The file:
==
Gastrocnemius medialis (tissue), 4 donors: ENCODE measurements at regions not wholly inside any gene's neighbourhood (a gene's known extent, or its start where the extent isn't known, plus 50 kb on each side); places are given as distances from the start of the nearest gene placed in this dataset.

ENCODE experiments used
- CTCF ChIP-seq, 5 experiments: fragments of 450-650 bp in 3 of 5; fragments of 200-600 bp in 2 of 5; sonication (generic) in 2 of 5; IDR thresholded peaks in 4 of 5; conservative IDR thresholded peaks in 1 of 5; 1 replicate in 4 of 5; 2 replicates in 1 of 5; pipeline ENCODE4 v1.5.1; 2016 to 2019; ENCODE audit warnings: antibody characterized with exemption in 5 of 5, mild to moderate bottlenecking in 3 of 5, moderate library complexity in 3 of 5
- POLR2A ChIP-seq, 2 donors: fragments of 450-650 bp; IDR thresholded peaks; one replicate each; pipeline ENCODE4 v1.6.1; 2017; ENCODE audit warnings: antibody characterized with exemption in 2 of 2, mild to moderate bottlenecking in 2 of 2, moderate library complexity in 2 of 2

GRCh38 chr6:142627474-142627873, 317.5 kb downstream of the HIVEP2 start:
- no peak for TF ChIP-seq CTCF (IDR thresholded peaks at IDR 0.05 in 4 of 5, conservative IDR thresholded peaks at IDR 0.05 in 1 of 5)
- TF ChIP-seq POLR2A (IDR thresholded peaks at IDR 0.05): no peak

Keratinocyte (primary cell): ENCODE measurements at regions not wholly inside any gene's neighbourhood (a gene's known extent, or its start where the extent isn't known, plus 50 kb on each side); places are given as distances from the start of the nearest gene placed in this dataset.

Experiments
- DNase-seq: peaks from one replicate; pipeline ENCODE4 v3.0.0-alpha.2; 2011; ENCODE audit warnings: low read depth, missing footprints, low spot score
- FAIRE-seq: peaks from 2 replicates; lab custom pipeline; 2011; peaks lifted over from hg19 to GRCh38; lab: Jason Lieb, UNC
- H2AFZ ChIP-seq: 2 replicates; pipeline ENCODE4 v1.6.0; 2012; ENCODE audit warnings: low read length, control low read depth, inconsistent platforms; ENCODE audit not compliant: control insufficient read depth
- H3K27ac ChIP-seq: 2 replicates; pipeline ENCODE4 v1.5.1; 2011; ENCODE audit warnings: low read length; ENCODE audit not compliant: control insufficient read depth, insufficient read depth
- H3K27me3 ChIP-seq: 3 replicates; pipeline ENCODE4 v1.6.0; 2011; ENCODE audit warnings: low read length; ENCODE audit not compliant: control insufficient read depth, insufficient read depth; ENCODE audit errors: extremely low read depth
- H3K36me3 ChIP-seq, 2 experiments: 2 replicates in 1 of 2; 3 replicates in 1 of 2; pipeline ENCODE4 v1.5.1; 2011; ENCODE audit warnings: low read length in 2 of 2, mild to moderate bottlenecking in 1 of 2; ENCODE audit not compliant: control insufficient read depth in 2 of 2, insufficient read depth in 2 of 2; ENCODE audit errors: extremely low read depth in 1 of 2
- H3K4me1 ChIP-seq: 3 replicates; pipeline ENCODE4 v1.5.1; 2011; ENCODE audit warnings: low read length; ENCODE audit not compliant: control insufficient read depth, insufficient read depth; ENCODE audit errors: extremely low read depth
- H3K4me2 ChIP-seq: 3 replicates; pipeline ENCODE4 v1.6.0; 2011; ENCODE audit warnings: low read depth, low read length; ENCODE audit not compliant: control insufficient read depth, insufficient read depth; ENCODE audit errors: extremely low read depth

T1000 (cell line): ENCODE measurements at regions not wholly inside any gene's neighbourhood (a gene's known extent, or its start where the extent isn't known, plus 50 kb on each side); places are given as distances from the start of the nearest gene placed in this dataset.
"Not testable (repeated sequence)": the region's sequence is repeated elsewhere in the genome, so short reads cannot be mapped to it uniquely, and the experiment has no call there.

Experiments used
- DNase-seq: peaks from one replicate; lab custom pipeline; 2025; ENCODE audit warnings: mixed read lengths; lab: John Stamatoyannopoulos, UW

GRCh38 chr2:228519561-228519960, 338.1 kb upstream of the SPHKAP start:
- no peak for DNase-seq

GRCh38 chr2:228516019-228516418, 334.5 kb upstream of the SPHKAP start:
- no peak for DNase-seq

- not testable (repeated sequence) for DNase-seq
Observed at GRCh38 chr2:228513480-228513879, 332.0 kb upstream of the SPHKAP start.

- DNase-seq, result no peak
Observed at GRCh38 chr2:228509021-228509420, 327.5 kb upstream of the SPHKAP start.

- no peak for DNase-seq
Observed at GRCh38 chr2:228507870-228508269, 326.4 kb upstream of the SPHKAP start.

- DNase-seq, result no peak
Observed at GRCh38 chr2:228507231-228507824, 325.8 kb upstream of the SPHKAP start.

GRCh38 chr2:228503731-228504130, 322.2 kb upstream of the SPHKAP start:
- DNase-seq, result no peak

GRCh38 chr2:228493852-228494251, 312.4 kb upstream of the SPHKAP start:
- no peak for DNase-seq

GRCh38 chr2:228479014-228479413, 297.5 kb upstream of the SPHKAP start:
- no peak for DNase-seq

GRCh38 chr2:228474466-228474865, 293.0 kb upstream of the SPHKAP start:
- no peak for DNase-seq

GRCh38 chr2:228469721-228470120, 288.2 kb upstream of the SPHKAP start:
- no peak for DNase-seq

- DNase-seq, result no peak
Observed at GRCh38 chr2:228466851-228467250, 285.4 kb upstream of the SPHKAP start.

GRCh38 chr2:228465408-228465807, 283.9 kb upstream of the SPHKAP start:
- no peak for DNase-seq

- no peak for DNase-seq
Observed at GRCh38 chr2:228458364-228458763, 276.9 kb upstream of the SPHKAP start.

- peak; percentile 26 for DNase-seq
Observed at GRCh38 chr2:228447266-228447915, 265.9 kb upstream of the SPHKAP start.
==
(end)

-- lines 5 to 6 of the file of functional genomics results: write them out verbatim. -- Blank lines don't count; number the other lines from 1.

GRCh38 chr6:142627474-142627873, 317.5 kb downstream of the HIVEP2 start:
- no peak for TF ChIP-seq CTCF (IDR thresholded peaks at IDR 0.05 in 4 of 5, conservative IDR thresholded peaks at IDR 0.05 in 1 of 5)